The first time the hook is hit in a serialization flow, you may have it return an empty list. That will signal the Storable engine to further discard that hook for this class and to therefore revert to the default serialization of the underlying Perl data. The hook will again be normally processed in the next serialization.

Unless you know better, serializing hook should always say:

    sub STORABLE_freeze {
        my ($self, $cloning) = @_;
        return if $cloning;         # Regular default serialization

in order to keep reasonable dclone() semantics.

STORABLE_thaw obj, cloning, serialized, ...
The deserializing hook called on the object during deserialization. But wait. If we're deserializing, there's no object yet... right?

Wrong: the Storable engine creates an empty one for you. If you know Eiffel, you can view STORABLE_thaw as an alternate creation routine.

This means the hook can be inherited like any other method, and that obj is your blessed reference for this particular instance.

The other arguments should look familiar if you know STORABLE_freeze: cloning is true when we're part of a deep clone operation, serialized is the serialized string you returned to the engine in STORABLE_freeze, and there may be an optional list of references, in the same order you gave them at serialization time, pointing to the deserialized objects (which have been processed courtesy of the Storable engine).

When the Storable engine does not find any STORABLE_thaw hook routine, it tries to load the class by requiring the package dynamically (using the blessed package name), and then re-attempts the lookup. If at that time the hook cannot be located, the engine croaks. Note that this mechanism will fail if you define several classes in the same file, but perlmod(1) warned you.

It is up to you to use these information to populate obj the way you want.

Returned value: none.


Predicates are not exportable. They must be called by explicitely prefixing them with the Storable package name.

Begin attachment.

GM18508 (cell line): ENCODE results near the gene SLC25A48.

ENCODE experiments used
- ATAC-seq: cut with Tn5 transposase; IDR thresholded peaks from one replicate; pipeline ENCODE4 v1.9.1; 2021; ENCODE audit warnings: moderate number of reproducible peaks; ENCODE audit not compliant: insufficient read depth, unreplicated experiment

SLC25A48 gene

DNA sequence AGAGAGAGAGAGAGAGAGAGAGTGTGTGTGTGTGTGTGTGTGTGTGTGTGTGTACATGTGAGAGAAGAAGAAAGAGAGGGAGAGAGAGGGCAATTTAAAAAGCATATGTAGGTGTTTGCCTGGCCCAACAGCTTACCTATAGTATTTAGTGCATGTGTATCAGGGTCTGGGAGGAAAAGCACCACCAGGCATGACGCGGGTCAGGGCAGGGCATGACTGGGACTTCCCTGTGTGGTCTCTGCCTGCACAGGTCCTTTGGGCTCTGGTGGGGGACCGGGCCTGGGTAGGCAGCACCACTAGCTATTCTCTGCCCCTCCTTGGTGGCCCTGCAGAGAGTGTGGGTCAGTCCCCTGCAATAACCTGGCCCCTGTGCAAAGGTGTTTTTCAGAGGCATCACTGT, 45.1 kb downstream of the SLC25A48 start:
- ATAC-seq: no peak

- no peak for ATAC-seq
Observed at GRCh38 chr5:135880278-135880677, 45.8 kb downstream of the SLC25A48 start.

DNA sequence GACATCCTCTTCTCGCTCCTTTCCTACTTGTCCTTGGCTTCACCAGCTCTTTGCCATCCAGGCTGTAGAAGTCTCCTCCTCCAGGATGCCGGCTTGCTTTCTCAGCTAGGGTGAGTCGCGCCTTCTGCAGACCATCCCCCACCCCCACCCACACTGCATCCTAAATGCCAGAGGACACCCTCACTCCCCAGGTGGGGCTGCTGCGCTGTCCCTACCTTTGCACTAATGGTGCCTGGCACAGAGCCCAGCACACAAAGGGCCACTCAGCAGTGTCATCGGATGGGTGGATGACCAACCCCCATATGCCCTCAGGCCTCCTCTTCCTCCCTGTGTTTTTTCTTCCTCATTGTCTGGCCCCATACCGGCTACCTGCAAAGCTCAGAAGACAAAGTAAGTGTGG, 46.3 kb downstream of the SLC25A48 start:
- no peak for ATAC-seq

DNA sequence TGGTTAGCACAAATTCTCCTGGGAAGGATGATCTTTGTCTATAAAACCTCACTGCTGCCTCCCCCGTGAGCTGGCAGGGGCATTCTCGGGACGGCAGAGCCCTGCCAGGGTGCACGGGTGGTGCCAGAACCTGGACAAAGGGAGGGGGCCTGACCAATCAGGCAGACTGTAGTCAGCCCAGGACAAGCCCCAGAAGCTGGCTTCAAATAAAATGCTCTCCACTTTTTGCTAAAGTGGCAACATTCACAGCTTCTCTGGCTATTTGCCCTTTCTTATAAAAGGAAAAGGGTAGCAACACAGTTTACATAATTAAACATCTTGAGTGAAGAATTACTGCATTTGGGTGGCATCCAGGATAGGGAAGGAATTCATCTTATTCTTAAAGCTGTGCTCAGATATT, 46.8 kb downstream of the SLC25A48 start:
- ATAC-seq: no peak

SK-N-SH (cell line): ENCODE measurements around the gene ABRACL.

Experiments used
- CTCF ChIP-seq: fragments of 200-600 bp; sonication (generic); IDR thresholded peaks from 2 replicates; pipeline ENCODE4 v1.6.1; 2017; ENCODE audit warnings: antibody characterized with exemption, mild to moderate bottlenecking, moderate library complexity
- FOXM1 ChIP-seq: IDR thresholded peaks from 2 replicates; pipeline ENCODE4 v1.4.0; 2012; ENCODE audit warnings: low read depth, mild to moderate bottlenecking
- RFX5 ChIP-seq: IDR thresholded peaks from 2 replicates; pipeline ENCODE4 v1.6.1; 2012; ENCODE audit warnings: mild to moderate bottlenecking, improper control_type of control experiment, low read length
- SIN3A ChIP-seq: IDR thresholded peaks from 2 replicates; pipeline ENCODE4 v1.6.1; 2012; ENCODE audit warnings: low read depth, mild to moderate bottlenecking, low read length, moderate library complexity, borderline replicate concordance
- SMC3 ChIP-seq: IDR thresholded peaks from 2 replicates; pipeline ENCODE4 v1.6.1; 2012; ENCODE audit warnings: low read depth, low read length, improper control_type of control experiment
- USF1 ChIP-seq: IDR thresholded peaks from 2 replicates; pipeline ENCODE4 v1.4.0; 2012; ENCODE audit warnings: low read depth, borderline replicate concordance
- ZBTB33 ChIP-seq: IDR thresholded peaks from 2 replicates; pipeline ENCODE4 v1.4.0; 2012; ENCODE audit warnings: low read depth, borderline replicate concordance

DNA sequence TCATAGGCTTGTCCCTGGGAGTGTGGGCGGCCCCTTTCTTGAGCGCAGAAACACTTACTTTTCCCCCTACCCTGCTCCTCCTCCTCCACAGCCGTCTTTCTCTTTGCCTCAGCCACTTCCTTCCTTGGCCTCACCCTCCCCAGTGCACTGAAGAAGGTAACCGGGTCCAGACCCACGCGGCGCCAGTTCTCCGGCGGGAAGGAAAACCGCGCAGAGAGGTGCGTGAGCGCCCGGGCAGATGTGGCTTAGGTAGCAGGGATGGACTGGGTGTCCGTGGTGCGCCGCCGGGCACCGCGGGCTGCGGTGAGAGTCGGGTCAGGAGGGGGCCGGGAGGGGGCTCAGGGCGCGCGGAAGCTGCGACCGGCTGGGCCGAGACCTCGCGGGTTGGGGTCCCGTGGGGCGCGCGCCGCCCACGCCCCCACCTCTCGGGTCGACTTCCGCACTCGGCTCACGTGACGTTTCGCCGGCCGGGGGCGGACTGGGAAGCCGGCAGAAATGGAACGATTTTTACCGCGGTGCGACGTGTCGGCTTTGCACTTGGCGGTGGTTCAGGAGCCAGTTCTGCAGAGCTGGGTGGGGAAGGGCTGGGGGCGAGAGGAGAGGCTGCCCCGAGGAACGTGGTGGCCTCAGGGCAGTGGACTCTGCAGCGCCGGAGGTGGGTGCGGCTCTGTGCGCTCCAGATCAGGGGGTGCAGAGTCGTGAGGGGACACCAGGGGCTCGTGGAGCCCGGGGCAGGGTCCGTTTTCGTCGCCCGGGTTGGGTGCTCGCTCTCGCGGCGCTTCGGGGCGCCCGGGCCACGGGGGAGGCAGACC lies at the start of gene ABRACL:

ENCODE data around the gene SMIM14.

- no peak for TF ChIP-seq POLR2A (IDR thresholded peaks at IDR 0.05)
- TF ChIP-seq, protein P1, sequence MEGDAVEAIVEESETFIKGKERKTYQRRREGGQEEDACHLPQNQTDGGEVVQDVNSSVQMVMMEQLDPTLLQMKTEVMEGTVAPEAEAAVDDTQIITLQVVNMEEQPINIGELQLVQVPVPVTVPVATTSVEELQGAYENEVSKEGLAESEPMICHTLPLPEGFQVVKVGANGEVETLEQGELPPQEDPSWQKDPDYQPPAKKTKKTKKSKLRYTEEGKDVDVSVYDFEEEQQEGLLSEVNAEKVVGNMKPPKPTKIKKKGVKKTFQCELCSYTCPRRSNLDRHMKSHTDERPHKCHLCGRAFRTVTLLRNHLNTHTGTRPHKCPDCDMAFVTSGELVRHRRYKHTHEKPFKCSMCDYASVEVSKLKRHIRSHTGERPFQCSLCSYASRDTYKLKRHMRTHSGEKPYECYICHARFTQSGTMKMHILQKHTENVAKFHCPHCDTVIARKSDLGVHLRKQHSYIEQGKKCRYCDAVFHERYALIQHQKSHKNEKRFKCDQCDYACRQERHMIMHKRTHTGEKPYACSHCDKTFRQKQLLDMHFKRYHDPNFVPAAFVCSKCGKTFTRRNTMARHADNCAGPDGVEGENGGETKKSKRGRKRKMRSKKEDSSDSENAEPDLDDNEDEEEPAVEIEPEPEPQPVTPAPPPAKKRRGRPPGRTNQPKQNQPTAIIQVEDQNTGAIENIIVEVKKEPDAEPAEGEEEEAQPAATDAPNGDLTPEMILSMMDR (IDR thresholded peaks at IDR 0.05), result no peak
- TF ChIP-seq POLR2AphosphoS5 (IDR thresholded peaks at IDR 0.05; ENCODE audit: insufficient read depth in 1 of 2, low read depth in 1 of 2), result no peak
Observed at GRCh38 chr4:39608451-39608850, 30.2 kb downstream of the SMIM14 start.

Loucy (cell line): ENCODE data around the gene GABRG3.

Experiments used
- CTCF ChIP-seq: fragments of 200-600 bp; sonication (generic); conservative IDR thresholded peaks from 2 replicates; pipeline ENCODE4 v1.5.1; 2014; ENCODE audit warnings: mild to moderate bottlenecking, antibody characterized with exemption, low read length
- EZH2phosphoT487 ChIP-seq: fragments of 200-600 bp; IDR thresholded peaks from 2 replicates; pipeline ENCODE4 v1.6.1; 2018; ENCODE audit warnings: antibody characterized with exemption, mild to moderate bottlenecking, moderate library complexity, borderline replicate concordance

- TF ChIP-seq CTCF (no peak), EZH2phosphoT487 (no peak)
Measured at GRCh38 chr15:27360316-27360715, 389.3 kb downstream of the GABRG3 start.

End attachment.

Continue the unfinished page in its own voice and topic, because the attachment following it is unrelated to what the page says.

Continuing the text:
The Storable::last_op_in_netorder() predicate will tell you whether network order was used in the last store or retrieve operation. If you don't know how to use this, just forget about it.

Returns true if within a store operation (via STORABLE_freeze hook).

Returns true if within a retrieve operation, (via STORABLE_thaw hook).


With hooks comes the ability to recurse back to the Storable engine. Indeed, hooks are regular Perl code, and Storable is convenient when it comes to serialize and deserialize things, so why not use it to handle the serialization string?

There are a few things you need to know however:

That's why STORABLE_freeze lets you provide a list of references to serialize. The engine guarantees that those will be serialized in the same context as the other objects, and therefore that shared objects will stay shared.

In the above [A, C] example, the STORABLE_freeze hook could return:

        ("something", $self->{B})

and the B part would be serialized by the engine. In STORABLE_thaw, you would get back the reference to the B' object, deserialized for you.

Therefore, recursion should normally be avoided, but is nonetheless supported.

Deep Cloning

There is a new Clone module available on CPAN which implements deep cloning natively, i.e. without freezing to memory and thawing the result. It is aimed to replace Storable's dclone() some day. However, it does not currently support Storable hooks to redefine the way deep cloning is performed.


Here are some code samples showing a possible usage of Storable:

        use Storable qw(store retrieve freeze thaw dclone);
        %color = ('Blue' => 0.1, 'Red' => 0.8, 'Black' => 0, 'White' => 1);
        store(\%color, '/tmp/colors') or die "Can't store %a in /tmp/colors!\n";
        $colref = retrieve('/tmp/colors');
        die "Unable to retrieve from /tmp/colors!\n" unless defined $colref;
        printf "Blue is still %lf\n", $colref->{'Blue'};
        $colref2 = dclone(\%color);
        $str = freeze(\%color);
        printf "Serialization of %%color is %d bytes long.\n", length($str);